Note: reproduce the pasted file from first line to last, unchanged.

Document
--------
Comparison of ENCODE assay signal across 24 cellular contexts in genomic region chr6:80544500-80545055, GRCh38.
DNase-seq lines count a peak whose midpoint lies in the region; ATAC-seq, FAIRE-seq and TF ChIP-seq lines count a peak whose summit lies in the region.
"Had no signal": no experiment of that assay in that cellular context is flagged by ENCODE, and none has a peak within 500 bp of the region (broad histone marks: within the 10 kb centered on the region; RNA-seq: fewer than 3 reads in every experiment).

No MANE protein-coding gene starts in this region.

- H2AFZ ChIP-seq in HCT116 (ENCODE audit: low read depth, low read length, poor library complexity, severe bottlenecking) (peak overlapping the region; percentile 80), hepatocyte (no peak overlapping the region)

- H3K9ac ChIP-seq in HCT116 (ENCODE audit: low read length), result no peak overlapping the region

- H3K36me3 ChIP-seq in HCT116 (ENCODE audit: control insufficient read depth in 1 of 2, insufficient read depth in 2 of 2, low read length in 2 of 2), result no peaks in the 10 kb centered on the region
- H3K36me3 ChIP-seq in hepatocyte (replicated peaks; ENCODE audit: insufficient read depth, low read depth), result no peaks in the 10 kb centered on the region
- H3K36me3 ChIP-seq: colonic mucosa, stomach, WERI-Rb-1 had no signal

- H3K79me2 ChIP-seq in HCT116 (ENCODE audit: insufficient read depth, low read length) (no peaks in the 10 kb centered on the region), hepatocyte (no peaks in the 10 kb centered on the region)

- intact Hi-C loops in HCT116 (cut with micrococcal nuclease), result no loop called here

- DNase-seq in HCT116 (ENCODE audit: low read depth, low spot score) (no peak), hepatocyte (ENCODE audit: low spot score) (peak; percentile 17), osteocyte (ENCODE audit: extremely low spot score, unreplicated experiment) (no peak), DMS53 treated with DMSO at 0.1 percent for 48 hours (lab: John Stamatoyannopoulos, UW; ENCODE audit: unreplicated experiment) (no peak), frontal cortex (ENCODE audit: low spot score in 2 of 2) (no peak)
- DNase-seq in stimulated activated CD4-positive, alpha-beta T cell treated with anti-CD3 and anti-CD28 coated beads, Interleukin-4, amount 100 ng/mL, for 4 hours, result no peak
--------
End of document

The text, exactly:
Comparison of ENCODE assay signal across 24 cellular contexts in genomic region chr6:80544500-80545055, GRCh38.
DNase-seq lines count a peak whose midpoint lies in the region; ATAC-seq, FAIRE-seq and TF ChIP-seq lines count a peak whose summit lies in the region.
"Had no signal": no experiment of that assay in that cellular context is flagged by ENCODE, and none has a peak within 500 bp of the region (broad histone marks: within the 10 kb centered on the region; RNA-seq: fewer than 3 reads in every experiment).

No MANE protein-coding gene starts in this region.

- H2AFZ ChIP-seq in HCT116 (ENCODE audit: low read depth, low read length, poor library complexity, severe bottlenecking) (peak overlapping the region; percentile 80), hepatocyte (no peak overlapping the region)

- H3K9ac ChIP-seq in HCT116 (ENCODE audit: low read length), result no peak overlapping the region

- H3K36me3 ChIP-seq in HCT116 (ENCODE audit: control insufficient read depth in 1 of 2, insufficient read depth in 2 of 2, low read length in 2 of 2), result no peaks in the 10 kb centered on the region
- H3K36me3 ChIP-seq in hepatocyte (replicated peaks; ENCODE audit: insufficient read depth, low read depth), result no peaks in the 10 kb centered on the region
- H3K36me3 ChIP-seq: colonic mucosa, stomach, WERI-Rb-1 had no signal

- H3K79me2 ChIP-seq in HCT116 (ENCODE audit: insufficient read depth, low read length) (no peaks in the 10 kb centered on the region), hepatocyte (no peaks in the 10 kb centered on the region)

- intact Hi-C loops in HCT116 (cut with micrococcal nuclease), result no loop called here

- DNase-seq in HCT116 (ENCODE audit: low read depth, low spot score) (no peak), hepatocyte (ENCODE audit: low spot score) (peak; percentile 17), osteocyte (ENCODE audit: extremely low spot score, unreplicated experiment) (no peak), DMS53 treated with DMSO at 0.1 percent for 48 hours (lab: John Stamatoyannopoulos, UW; ENCODE audit: unreplicated experiment) (no peak), frontal cortex (ENCODE audit: low spot score in 2 of 2) (no peak)
- DNase-seq in stimulated activated CD4-positive, alpha-beta T cell treated with anti-CD3 and anti-CD28 coated beads, Interleukin-4, amount 100 ng/mL, for 4 hours, result no peak